I’m a firm believer in standing up for what is right. While you and I, dear reader, may have different opinions about what is exactly right, I will always support equality among all people, the environment and affordable healthcare. I have participated in marches and protests. I volunteer. I raise my voice and spirit for others. I stand up for everything but myself.

My coworker pointed out my lack of a backbone the other day. I’m the “new girl” at work and have been picked on a bit. While it’s petty, I know that my coworkers are testing my limits and are curious to see what breaks me. I try my best to ignore their teasing and the gossip behind my back but it stings. No one wants to be belittled at their job, especially when they’re still learning about the role and the company. However, a large part of me wants to beat them at their own game and be rude back. I won’t be- I’m going to take the higher road and do the best that I can do at my time there. But I still need to stand up for myself. I just not sure how to go about doing so…

A work place should provide a healthy environment where everyone works together towards a greater good.  Easier said than done, especially when multiple personalities and feelings are involved. There’s jealously, imposter syndrome and apathy from all parties. In the past, I was so eager to people to like me that I would agree to do anything for them. That learned behavior has been damaging and made me a bit of a pushover. It’s nice to be nice but I was being passive. I trained my coworkers (and anyone else watching and listening) that it’s okay to take advantage of me. So, I started with saying “no” at some instances. That word is tiny yet powerful. I made sure to stand my ground when it left my lips even if I felt awkward saying it- If I’m out of my comfort zone, they can be too.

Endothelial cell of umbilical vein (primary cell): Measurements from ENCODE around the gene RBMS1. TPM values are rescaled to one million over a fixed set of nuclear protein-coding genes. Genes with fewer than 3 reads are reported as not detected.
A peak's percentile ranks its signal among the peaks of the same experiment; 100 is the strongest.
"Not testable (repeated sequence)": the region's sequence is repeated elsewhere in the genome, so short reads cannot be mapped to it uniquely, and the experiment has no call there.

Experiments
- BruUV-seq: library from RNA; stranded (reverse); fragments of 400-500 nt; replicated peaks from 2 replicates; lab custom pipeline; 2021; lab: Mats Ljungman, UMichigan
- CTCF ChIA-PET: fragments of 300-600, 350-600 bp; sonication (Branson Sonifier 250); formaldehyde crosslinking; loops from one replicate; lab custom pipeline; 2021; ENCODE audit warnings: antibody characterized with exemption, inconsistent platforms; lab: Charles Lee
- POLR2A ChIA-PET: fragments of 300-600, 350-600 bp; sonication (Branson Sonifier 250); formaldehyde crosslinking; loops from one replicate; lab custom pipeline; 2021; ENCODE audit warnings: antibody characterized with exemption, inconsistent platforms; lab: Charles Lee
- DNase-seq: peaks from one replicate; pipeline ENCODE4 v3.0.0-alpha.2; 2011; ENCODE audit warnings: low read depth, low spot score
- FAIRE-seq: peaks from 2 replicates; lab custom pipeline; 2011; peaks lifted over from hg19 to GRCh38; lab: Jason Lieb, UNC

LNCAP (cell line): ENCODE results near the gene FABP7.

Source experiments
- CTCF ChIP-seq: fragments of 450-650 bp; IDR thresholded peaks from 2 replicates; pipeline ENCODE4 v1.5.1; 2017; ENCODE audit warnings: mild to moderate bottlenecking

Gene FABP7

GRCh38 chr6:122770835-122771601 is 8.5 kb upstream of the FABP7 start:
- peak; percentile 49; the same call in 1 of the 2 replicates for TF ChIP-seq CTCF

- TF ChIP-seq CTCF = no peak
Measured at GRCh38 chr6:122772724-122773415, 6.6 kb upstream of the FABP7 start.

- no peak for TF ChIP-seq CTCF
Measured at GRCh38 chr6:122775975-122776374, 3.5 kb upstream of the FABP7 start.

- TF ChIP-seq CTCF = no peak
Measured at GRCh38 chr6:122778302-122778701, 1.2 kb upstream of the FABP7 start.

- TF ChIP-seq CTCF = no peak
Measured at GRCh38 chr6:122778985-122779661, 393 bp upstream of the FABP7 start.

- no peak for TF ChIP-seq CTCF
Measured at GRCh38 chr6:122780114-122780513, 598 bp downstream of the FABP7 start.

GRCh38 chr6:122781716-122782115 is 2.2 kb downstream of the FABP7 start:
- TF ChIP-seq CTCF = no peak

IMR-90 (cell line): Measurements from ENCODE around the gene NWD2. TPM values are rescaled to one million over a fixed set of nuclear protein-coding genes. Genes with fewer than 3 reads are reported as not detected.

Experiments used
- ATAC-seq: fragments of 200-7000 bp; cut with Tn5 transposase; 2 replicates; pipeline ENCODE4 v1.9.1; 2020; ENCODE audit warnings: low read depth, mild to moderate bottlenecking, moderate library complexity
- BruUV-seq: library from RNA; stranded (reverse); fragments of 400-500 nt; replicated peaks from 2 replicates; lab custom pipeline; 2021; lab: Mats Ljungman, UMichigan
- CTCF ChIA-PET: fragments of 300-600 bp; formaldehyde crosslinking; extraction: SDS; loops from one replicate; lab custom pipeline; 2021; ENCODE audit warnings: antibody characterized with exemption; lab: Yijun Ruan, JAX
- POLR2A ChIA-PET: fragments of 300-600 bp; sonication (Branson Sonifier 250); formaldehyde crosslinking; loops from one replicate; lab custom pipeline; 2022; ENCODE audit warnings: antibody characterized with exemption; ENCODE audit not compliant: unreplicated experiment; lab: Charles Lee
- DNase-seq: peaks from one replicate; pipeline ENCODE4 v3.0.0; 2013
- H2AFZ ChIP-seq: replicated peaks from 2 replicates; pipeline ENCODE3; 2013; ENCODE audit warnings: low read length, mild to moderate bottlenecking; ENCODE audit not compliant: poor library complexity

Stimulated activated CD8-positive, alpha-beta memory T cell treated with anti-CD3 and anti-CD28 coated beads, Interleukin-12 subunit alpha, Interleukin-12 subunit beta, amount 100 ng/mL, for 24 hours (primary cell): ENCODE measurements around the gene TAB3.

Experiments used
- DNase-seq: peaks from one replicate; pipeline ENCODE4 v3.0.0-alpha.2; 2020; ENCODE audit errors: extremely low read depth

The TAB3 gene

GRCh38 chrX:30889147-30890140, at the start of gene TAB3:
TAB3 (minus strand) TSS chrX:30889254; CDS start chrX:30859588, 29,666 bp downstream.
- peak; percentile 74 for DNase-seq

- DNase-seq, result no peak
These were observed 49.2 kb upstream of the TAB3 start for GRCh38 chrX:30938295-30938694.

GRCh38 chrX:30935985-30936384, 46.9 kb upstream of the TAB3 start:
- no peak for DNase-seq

But what if you advocate for yourself a little too much? At one of my previous roles, I wasn’t given the raise that I thought that I deserved after my yearly review. I talked to my supervisor about the good work that I did for the company and local stats about the increasing cost of living. Long story short: I didn’t get the money. I thought that I was being assertive, not aggressive. I was unemotional and brought forth facts. But there were other things that I didn’t consider. Timing. People have the right to disagree and stand up for their own interests. The company’s budget. Perhaps I should have negotiated better.  Still, at the end of the day, I asked for what I wanted. I saw my worth and asked to be compensated for it.

Being easygoing and likable can get you a long way but it’s not enough just to be liked. You’ll also need to be respected. No one has the authority to invalidate you- including yourself. How do you stand up for yourself, dear reader?

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